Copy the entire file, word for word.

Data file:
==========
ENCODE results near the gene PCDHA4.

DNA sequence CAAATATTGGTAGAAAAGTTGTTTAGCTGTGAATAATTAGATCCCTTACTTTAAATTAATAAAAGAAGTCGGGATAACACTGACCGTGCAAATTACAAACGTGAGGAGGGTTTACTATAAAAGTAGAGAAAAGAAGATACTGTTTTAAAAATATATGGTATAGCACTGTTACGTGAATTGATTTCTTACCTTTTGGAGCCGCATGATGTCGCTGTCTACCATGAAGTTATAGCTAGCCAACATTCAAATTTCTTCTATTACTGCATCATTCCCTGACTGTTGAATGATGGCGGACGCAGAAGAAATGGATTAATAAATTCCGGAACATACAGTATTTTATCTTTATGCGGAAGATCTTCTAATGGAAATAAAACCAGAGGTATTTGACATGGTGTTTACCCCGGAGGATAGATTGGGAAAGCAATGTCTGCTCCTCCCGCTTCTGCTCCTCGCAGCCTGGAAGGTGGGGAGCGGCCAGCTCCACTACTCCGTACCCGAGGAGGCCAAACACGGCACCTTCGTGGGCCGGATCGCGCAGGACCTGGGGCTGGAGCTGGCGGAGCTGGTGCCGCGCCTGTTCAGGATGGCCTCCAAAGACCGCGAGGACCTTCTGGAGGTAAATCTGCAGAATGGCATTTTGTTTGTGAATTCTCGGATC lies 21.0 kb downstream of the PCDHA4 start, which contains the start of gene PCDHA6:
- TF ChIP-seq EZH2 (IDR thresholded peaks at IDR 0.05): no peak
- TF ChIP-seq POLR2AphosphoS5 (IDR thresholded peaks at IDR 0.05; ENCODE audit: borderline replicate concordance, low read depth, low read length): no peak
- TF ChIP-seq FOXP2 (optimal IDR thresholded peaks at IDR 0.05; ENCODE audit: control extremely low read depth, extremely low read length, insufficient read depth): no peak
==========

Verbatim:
ENCODE results near the gene PCDHA4.

DNA sequence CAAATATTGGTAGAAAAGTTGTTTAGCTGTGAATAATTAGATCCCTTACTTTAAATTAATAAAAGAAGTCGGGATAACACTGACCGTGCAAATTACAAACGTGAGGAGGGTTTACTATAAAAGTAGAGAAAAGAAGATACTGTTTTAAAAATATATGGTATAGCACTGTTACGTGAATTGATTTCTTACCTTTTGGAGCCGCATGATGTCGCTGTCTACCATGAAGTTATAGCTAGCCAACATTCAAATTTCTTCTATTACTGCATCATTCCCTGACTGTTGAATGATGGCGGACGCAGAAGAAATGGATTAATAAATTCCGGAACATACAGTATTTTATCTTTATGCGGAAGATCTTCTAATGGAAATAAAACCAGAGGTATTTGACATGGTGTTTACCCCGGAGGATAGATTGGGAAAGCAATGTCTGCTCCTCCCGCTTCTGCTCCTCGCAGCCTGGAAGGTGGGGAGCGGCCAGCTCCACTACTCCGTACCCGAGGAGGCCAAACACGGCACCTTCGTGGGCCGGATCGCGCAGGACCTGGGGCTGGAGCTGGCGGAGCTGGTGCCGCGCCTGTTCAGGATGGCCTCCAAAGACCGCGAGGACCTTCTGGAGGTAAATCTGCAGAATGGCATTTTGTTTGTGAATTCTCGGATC lies 21.0 kb downstream of the PCDHA4 start, which contains the start of gene PCDHA6:
- TF ChIP-seq EZH2 (IDR thresholded peaks at IDR 0.05): no peak
- TF ChIP-seq POLR2AphosphoS5 (IDR thresholded peaks at IDR 0.05; ENCODE audit: borderline replicate concordance, low read depth, low read length): no peak
- TF ChIP-seq FOXP2 (optimal IDR thresholded peaks at IDR 0.05; ENCODE audit: control extremely low read depth, extremely low read length, insufficient read depth): no peak